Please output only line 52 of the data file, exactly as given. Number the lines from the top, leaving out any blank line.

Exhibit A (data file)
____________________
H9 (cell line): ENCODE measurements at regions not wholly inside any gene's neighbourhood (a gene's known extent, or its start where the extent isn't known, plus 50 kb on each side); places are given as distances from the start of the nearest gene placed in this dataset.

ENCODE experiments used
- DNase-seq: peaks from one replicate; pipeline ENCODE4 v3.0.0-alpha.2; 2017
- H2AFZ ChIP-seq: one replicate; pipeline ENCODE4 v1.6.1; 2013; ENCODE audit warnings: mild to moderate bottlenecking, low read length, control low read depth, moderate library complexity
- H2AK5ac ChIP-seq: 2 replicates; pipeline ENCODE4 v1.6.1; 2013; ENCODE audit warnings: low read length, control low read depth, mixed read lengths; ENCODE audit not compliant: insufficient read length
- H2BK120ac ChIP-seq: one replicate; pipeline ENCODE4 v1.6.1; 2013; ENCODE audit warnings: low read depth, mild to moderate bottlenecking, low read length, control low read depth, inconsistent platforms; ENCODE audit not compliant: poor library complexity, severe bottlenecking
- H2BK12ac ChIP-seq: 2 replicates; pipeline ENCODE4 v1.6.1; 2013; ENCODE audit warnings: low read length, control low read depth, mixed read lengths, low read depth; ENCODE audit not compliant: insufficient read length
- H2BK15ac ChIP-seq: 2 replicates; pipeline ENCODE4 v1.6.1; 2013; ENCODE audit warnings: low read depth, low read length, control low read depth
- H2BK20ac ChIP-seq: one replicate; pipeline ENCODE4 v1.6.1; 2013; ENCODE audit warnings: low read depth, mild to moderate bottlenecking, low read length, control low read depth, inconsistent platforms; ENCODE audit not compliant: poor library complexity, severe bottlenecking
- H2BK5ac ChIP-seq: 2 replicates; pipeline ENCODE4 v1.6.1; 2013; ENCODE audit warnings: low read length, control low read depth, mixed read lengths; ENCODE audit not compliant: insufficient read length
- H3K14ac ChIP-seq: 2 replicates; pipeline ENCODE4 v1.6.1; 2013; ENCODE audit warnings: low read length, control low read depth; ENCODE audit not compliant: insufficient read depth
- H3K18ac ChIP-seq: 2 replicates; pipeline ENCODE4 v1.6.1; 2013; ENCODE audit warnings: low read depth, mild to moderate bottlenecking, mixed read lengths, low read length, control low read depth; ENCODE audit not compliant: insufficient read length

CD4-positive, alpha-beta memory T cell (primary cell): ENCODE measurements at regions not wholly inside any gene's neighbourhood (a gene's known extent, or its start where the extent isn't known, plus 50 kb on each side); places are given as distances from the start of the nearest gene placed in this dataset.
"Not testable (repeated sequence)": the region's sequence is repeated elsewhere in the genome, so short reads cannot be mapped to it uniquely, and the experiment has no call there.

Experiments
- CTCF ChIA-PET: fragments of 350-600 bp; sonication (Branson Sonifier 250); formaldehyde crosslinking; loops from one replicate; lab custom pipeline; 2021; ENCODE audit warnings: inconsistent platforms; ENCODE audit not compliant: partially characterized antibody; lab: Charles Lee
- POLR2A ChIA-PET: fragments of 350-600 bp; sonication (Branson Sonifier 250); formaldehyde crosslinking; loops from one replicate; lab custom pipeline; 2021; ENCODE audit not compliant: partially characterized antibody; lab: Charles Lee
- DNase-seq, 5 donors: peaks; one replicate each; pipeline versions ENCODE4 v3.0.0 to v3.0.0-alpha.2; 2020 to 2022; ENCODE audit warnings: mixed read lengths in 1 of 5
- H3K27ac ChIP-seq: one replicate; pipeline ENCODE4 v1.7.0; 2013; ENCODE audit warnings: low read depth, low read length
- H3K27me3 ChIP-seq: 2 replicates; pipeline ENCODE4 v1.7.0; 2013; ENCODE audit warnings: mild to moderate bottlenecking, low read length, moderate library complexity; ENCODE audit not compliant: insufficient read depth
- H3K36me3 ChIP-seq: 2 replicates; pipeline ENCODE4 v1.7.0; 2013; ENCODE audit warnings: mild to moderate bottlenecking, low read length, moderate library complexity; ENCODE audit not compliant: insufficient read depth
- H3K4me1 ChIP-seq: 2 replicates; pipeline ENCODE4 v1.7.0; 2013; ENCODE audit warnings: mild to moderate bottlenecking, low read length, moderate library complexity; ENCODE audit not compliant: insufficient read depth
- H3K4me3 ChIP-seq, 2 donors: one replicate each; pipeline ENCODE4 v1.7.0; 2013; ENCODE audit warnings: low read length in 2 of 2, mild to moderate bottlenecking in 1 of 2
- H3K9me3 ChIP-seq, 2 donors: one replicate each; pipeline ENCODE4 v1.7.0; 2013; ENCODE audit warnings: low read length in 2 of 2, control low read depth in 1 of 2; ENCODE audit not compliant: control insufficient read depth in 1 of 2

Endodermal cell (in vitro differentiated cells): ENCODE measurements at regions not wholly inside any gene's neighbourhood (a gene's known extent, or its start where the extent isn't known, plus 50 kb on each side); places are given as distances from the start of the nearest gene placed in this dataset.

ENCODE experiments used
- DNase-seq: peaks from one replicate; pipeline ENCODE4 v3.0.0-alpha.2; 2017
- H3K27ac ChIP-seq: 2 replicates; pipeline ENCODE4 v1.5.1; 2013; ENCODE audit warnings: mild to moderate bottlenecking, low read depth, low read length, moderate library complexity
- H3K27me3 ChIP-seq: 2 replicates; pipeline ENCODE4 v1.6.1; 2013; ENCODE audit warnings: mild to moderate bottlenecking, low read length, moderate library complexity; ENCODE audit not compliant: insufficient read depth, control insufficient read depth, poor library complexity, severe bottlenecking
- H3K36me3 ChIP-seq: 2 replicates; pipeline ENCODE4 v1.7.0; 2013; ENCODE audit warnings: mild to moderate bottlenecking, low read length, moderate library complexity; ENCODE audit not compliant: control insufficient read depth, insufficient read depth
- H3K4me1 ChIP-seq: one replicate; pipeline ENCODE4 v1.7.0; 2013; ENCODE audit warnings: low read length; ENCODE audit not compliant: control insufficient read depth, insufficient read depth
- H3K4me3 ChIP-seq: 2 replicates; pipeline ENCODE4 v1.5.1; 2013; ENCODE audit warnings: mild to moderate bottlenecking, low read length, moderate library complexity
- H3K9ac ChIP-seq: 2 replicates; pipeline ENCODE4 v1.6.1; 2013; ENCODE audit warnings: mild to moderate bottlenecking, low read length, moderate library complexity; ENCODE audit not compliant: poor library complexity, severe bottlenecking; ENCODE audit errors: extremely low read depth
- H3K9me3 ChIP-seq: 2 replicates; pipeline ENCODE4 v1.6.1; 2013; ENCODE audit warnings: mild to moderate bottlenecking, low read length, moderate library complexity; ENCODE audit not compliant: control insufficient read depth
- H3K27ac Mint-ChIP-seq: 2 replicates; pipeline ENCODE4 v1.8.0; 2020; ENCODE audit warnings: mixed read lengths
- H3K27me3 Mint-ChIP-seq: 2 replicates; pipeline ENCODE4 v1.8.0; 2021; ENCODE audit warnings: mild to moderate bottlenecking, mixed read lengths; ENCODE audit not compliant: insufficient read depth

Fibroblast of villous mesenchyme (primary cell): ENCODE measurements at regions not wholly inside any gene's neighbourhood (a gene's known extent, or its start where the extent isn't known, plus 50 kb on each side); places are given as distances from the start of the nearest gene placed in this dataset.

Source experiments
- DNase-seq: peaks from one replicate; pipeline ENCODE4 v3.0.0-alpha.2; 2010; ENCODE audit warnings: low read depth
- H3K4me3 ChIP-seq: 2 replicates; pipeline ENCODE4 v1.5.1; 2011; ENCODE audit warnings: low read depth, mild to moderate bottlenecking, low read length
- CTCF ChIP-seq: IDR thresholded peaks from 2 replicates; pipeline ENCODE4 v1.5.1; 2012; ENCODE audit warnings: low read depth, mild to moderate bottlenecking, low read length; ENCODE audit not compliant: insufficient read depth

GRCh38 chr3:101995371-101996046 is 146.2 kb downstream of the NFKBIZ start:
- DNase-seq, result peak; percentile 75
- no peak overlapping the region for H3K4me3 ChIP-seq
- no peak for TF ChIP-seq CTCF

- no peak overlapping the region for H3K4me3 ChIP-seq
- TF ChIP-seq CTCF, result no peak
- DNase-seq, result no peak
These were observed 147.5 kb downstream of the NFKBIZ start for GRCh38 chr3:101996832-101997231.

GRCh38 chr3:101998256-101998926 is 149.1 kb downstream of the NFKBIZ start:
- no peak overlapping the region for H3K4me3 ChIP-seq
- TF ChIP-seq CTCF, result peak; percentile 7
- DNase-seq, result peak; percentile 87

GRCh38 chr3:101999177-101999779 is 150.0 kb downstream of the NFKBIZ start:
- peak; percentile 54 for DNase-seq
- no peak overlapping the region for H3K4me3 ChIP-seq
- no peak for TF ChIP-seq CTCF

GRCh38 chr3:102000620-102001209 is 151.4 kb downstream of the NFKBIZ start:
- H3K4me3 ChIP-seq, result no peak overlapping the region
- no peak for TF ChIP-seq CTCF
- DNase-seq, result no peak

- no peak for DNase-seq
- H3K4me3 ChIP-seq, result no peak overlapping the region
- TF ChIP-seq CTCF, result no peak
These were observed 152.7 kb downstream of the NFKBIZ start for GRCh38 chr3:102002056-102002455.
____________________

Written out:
- TF ChIP-seq CTCF, result peak; percentile 7